A trader looks up at a screen as the New York Stock Exchange opens on Monday. Oil traders are "blind" due to lack of government data, thanks to the government shutdown. (Image Source: Reuters)
Recently, we reported that gas prices have been hitting recent lows at least partly due to the federal government's shutdown. It was likely that these prices would continue to drop as long as the shutdown lasted, due to a lack of demand. However, the shutdown has affected another part of gas prices: Information the government publishes for stockbrokers to help determine oil supply and demand. Now, the price of oil is dropping due to this lack of information from the shutdown, and that will likely lower gas prices even further.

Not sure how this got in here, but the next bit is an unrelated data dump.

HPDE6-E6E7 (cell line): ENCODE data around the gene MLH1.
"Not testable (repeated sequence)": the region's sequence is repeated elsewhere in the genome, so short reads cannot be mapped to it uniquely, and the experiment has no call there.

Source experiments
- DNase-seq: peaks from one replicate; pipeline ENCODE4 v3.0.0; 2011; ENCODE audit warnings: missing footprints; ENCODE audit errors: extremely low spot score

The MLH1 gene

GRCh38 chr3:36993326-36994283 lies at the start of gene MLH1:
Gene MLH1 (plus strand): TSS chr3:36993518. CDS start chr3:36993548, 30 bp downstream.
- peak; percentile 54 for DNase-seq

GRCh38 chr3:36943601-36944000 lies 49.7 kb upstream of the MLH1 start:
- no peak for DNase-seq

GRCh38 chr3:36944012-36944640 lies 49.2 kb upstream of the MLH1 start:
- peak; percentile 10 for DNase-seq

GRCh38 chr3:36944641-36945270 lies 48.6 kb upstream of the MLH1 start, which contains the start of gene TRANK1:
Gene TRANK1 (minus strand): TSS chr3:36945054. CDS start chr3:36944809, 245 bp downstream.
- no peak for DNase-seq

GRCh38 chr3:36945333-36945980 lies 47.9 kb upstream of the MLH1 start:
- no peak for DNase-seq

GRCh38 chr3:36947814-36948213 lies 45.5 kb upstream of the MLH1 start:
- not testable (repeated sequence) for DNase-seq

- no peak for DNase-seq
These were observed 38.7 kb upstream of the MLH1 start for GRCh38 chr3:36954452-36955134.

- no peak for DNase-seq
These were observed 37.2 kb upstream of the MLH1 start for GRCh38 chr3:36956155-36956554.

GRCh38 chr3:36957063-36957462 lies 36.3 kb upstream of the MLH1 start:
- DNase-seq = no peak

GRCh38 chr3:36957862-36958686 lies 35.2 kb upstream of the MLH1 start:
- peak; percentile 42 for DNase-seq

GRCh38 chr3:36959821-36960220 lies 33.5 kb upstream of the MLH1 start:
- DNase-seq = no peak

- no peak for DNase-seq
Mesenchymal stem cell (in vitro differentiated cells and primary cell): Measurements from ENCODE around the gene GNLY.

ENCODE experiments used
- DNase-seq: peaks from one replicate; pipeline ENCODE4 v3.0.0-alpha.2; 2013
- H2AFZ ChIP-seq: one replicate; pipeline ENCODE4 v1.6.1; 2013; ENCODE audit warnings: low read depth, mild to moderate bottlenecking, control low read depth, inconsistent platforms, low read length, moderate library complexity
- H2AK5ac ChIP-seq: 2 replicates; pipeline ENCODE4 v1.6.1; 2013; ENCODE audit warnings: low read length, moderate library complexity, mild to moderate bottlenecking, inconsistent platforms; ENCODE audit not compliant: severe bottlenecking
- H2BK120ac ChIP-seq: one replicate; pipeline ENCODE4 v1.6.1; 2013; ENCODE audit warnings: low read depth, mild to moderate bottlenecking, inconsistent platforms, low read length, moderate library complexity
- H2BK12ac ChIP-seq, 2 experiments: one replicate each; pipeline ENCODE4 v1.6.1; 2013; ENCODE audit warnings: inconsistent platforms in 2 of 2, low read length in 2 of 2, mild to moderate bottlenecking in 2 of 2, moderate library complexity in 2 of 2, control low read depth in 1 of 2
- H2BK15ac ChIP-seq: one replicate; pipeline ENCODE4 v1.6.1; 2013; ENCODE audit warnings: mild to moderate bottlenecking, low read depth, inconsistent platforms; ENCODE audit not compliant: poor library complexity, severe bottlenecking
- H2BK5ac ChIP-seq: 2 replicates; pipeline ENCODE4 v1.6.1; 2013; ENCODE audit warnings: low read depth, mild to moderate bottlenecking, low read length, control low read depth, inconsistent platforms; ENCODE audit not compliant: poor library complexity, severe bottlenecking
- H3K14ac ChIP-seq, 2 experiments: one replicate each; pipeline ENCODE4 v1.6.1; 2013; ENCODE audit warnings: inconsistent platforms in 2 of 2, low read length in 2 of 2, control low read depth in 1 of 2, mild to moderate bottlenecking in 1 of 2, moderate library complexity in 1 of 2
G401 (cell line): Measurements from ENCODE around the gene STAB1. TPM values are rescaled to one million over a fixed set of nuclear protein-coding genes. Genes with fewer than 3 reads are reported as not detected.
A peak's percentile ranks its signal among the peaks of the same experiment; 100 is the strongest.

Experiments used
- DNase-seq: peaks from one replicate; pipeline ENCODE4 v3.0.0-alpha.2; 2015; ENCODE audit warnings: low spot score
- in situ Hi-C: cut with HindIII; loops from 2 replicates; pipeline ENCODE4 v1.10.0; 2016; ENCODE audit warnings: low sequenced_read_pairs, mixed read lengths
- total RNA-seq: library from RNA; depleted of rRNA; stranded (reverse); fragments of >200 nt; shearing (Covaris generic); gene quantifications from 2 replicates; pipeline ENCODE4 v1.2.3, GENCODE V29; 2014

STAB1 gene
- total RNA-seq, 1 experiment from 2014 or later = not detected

The commodities market often relies on commodity reports from the U.S. Commodity Futures Trading Commission, which helps indicate supply, demand, and other indicators in a specific commodity's market. Those were expected to be published today, but due to the government shutdown, they were not published, and may not be published at all this month. Consequently, oil traders are unable to determine the actual cost of oil in future contracts, rendering them "almost blind," according to one analyst.
At the moment, the lack of data has not brought down the cost of oil locally. While the November Brent contract on London's IntercontinentalExchange (ICE) was down 13 cents, the same contract on the New York Mercantile Exchange (Nymex) was up 36 cents. Furthermore, the November contract for gasoline on the Nymex was up 36 hundredths of a cent, to $2.6716 per gallon. Still, the potential for the lack of trade information lowering prices even more is a distinct and real possibility. Whether this will keep prices lower at the pump for an extended period of time remains to be seen, but the possibility certainly helps drivers, and might make it a distinct reality, and that has got to be one silver lining out of all of this mess.